Please note that Mommsen uses the AUC chronology (Ab Urbe Condita), i.e. from the founding of the City of Rome. You can use this reference table to have the B.C. dates
From: The History of Rome, by Theodor Mommsen
Translated with the sanction of the author by William Purdie Dickson
A patrician matron, who was married to a leading plebeian that had attained to the highest dignities of the state, was on account of this misalliance expelled from the circle of noble dames and was refused admission to the common festival of Chastity; and in consequence of that exclusion separate patrician and plebeian goddesses of Chastity were thenceforward worshipped in Rome.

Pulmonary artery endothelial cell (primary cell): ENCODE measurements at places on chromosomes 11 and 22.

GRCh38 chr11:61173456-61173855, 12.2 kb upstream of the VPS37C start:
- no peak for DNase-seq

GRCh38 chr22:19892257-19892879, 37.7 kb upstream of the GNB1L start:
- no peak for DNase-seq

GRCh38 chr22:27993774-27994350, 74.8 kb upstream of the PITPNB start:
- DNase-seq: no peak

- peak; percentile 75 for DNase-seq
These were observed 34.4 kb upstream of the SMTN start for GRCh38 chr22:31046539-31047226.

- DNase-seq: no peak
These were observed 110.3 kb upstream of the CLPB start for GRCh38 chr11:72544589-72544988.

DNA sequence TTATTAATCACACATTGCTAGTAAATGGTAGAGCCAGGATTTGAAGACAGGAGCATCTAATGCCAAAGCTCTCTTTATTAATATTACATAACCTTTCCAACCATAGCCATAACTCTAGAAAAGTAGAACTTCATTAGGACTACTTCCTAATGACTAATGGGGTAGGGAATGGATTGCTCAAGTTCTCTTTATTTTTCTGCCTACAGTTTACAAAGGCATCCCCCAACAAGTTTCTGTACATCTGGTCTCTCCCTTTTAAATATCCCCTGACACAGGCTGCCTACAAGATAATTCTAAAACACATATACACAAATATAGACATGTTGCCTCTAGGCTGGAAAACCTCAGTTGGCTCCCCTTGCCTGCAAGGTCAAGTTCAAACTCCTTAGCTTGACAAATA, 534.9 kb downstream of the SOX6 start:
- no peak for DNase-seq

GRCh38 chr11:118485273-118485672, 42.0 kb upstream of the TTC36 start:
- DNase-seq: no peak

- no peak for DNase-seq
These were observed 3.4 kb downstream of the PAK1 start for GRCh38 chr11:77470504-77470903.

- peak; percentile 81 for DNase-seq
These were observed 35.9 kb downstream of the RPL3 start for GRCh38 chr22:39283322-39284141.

Doubtless caprices of this sort were of very little moment, and the better portion of the clans kept themselves entirely aloof from this miserable policy of peevishness; but it left behind on both sides a feeling of discontent, and, while the struggle of the commons against the clans was in itself a political and even moral necessity, these convulsive efforts to prolong the strife--the aimless combats of the rear-guard after the battle had been decided, as well as the empty squabbles as to rank and standing--needlessly irritated and disturbed the public and private life of the Roman community.
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Reference address : https://www.ellopos.net/elpenor/rome/2-03-equalization-orders-aristocracy.asp?pg=25